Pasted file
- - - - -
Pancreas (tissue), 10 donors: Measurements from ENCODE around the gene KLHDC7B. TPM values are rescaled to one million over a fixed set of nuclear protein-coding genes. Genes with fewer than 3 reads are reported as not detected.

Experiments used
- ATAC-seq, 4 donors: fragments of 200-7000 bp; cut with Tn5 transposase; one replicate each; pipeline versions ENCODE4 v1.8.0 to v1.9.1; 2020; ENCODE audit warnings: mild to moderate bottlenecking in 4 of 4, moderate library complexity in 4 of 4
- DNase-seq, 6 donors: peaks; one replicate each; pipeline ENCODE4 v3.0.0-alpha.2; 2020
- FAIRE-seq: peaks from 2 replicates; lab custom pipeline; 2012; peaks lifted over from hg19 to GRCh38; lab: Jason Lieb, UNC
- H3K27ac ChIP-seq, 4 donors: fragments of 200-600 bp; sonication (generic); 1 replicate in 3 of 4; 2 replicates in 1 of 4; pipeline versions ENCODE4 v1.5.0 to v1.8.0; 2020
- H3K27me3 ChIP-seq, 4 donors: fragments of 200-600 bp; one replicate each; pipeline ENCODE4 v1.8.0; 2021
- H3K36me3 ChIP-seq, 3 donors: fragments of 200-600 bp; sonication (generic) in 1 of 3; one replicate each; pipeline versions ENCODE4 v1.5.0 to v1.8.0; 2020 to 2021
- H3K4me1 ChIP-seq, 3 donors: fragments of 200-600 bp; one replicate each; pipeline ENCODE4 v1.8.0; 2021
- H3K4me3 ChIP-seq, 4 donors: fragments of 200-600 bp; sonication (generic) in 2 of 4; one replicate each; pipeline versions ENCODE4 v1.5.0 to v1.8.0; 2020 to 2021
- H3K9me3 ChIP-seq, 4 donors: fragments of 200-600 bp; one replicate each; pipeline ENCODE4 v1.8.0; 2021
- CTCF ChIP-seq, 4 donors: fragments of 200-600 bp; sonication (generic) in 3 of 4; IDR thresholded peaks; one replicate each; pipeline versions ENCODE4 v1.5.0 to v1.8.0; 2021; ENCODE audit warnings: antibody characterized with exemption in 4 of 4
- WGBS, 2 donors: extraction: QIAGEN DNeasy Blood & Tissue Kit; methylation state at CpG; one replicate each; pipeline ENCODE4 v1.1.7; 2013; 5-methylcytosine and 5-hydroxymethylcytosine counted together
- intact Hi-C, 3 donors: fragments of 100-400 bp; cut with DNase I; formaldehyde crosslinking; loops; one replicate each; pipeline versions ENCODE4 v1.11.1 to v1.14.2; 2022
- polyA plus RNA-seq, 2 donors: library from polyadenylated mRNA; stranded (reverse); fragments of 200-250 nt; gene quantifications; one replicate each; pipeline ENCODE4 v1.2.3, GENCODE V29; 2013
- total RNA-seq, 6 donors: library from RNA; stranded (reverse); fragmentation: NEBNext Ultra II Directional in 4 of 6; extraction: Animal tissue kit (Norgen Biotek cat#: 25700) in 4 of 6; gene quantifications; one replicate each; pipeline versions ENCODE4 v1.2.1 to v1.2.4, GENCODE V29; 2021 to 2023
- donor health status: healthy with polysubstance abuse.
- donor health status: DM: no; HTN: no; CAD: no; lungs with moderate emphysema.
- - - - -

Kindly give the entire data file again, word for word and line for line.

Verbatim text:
Pancreas (tissue), 10 donors: Measurements from ENCODE around the gene KLHDC7B. TPM values are rescaled to one million over a fixed set of nuclear protein-coding genes. Genes with fewer than 3 reads are reported as not detected.

Experiments used
- ATAC-seq, 4 donors: fragments of 200-7000 bp; cut with Tn5 transposase; one replicate each; pipeline versions ENCODE4 v1.8.0 to v1.9.1; 2020; ENCODE audit warnings: mild to moderate bottlenecking in 4 of 4, moderate library complexity in 4 of 4
- DNase-seq, 6 donors: peaks; one replicate each; pipeline ENCODE4 v3.0.0-alpha.2; 2020
- FAIRE-seq: peaks from 2 replicates; lab custom pipeline; 2012; peaks lifted over from hg19 to GRCh38; lab: Jason Lieb, UNC
- H3K27ac ChIP-seq, 4 donors: fragments of 200-600 bp; sonication (generic); 1 replicate in 3 of 4; 2 replicates in 1 of 4; pipeline versions ENCODE4 v1.5.0 to v1.8.0; 2020
- H3K27me3 ChIP-seq, 4 donors: fragments of 200-600 bp; one replicate each; pipeline ENCODE4 v1.8.0; 2021
- H3K36me3 ChIP-seq, 3 donors: fragments of 200-600 bp; sonication (generic) in 1 of 3; one replicate each; pipeline versions ENCODE4 v1.5.0 to v1.8.0; 2020 to 2021
- H3K4me1 ChIP-seq, 3 donors: fragments of 200-600 bp; one replicate each; pipeline ENCODE4 v1.8.0; 2021
- H3K4me3 ChIP-seq, 4 donors: fragments of 200-600 bp; sonication (generic) in 2 of 4; one replicate each; pipeline versions ENCODE4 v1.5.0 to v1.8.0; 2020 to 2021
- H3K9me3 ChIP-seq, 4 donors: fragments of 200-600 bp; one replicate each; pipeline ENCODE4 v1.8.0; 2021
- CTCF ChIP-seq, 4 donors: fragments of 200-600 bp; sonication (generic) in 3 of 4; IDR thresholded peaks; one replicate each; pipeline versions ENCODE4 v1.5.0 to v1.8.0; 2021; ENCODE audit warnings: antibody characterized with exemption in 4 of 4
- WGBS, 2 donors: extraction: QIAGEN DNeasy Blood & Tissue Kit; methylation state at CpG; one replicate each; pipeline ENCODE4 v1.1.7; 2013; 5-methylcytosine and 5-hydroxymethylcytosine counted together
- intact Hi-C, 3 donors: fragments of 100-400 bp; cut with DNase I; formaldehyde crosslinking; loops; one replicate each; pipeline versions ENCODE4 v1.11.1 to v1.14.2; 2022
- polyA plus RNA-seq, 2 donors: library from polyadenylated mRNA; stranded (reverse); fragments of 200-250 nt; gene quantifications; one replicate each; pipeline ENCODE4 v1.2.3, GENCODE V29; 2013
- total RNA-seq, 6 donors: library from RNA; stranded (reverse); fragmentation: NEBNext Ultra II Directional in 4 of 6; extraction: Animal tissue kit (Norgen Biotek cat#: 25700) in 4 of 6; gene quantifications; one replicate each; pipeline versions ENCODE4 v1.2.1 to v1.2.4, GENCODE V29; 2021 to 2023
- donor health status: healthy with polysubstance abuse.
- donor health status: DM: no; HTN: no; CAD: no; lungs with moderate emphysema.